This is a very popular question, with a collection of standard possible answers, all of which, IMO, are pretty hacky. I for one have always had problems getting Ubuntu to respect the DNS settings I set up in NetworkManager -- in particular setting static DNS servers with "Automatic (DHCP) addresses only" -- and today I finally figured out what was ACTUALLY WRONG.
The problem is in the interaction between resolvconf and NetworkManager. resolvconf has this file called
/etc/resolvconf/interface-order. At least on my systems, NetworkManager isn't in this file at all (except that it's covered by the * wild card at the end). So what happens is, dhclient's most recent report to resolvconf takes precedence over anything NetworkManager has to say.
Thus, at least in my case, the actual answer was to add
at or near the top of
(Yes, I know many people just say "uninstall resolvconf", which seems like a bad idea in and of itself, to me. But more than that, at least wily and xenial consider resolvconf a vital part of the system [i.e., ubuntu-minimal depends on it], so it would be difficult to keep your system in a consistent, updated state without resolvconf.)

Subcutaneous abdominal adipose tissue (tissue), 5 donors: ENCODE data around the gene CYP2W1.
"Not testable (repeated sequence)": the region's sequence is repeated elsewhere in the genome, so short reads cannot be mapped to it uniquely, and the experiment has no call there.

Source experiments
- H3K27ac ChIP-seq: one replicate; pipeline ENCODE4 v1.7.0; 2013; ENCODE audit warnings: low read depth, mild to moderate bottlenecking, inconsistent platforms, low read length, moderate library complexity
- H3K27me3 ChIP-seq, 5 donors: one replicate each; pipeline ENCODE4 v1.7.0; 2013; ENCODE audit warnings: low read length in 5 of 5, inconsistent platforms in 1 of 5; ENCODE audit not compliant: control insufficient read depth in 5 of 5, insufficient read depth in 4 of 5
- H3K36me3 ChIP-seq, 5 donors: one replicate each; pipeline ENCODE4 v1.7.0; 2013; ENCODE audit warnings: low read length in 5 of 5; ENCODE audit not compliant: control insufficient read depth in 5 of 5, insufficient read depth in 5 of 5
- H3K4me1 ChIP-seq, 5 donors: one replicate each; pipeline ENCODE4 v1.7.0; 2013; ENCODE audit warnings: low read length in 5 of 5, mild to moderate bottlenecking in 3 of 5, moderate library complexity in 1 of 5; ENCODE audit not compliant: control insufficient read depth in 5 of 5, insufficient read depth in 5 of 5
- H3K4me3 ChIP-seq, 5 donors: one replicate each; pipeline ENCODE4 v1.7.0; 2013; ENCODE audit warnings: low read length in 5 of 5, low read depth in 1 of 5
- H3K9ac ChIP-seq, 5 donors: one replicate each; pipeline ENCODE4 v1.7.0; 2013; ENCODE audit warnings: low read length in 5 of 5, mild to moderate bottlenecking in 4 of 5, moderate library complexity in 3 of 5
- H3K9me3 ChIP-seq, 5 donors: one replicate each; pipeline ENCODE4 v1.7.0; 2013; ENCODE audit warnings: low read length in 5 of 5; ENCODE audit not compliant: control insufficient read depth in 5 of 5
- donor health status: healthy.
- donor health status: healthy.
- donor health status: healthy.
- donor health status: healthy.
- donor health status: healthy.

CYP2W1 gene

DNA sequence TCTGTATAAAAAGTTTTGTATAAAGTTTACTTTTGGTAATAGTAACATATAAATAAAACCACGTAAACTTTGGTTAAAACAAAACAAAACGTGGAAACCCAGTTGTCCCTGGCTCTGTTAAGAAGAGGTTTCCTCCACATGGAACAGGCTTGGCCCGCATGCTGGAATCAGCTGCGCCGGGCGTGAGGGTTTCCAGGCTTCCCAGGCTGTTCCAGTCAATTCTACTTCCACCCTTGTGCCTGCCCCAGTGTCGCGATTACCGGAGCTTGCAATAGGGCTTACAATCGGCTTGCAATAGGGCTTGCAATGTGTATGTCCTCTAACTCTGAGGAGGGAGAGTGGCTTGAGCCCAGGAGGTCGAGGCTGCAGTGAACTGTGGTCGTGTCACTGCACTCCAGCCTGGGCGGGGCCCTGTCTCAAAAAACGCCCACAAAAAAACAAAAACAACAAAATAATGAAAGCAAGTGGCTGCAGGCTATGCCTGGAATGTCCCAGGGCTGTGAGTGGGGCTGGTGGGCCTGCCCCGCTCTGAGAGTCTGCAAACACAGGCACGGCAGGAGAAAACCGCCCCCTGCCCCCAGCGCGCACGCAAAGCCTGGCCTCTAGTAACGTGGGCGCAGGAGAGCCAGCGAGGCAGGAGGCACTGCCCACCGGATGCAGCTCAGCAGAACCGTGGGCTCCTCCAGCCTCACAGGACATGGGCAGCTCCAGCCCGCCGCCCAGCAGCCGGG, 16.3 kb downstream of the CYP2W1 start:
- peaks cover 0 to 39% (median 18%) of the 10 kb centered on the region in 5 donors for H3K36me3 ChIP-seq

Upon request I can provide more detail about how I figured this out. (EDIT: apparently I didn't do so when it was requested, sorry. At this point I don't remember much more detail than what I say next:) In a nutshell, I replaced the resolvconf executable with a shell wrapper around it which dumped its arguments, input, output and stderr to files; and added set -x to resolvconf's update scripts.
(EDIT: I can say that what I mean by the first part is that I used sudo to move the actual resolvconf executable, which could be found using the which command or the type command. Then create a shell script that ultimately just executes the moved resolvconf, but also echos the arguments to some file, and uses shell redirection to send stdin, stdout, and stderr to various other files. I don't recall where "resolvconf's update scripts" are and can't currently easily check. I think many Linux geeks can figure out what I mean; perhaps some good samaritan will provide even more detail in a comment.)